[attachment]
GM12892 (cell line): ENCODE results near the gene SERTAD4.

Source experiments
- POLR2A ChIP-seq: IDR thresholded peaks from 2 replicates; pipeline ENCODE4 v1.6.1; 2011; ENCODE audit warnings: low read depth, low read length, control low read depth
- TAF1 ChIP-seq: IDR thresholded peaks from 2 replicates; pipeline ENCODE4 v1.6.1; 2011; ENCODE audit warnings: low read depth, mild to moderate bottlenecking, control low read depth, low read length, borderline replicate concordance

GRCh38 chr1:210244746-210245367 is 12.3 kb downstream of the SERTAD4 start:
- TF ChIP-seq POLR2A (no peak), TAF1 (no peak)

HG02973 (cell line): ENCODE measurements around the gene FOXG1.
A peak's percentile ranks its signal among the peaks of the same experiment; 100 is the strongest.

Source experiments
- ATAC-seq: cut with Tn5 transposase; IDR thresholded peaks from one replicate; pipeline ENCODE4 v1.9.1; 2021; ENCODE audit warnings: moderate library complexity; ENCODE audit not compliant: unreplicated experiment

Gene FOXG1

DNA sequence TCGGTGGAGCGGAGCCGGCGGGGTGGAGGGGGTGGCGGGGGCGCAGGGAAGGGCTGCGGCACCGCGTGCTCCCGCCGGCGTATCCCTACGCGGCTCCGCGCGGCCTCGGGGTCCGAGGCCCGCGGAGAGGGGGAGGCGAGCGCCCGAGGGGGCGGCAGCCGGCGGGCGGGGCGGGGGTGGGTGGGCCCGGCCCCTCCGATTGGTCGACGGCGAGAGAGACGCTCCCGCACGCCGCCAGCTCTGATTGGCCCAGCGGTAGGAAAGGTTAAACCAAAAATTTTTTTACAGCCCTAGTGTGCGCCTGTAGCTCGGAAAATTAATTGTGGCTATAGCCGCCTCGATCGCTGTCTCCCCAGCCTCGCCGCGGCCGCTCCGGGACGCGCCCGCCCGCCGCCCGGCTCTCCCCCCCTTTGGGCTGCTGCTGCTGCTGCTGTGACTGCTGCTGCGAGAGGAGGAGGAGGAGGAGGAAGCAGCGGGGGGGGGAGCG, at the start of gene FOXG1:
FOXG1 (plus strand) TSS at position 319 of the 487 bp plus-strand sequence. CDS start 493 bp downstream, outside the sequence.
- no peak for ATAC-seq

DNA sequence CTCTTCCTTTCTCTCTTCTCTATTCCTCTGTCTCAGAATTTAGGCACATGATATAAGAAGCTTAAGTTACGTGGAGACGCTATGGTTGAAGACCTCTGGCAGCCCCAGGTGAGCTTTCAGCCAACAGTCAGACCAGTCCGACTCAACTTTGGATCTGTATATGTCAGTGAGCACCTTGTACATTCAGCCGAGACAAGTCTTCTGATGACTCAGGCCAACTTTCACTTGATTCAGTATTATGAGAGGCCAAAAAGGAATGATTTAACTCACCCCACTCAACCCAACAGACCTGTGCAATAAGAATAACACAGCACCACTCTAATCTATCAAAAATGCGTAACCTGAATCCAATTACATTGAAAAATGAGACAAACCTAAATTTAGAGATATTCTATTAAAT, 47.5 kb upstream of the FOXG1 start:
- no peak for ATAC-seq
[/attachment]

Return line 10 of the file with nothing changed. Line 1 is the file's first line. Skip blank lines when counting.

- ATAC-seq: cut with Tn5 transposase; IDR thresholded peaks from one replicate; pipeline ENCODE4 v1.9.1; 2021; ENCODE audit warnings: moderate library complexity; ENCODE audit not compliant: unreplicated experiment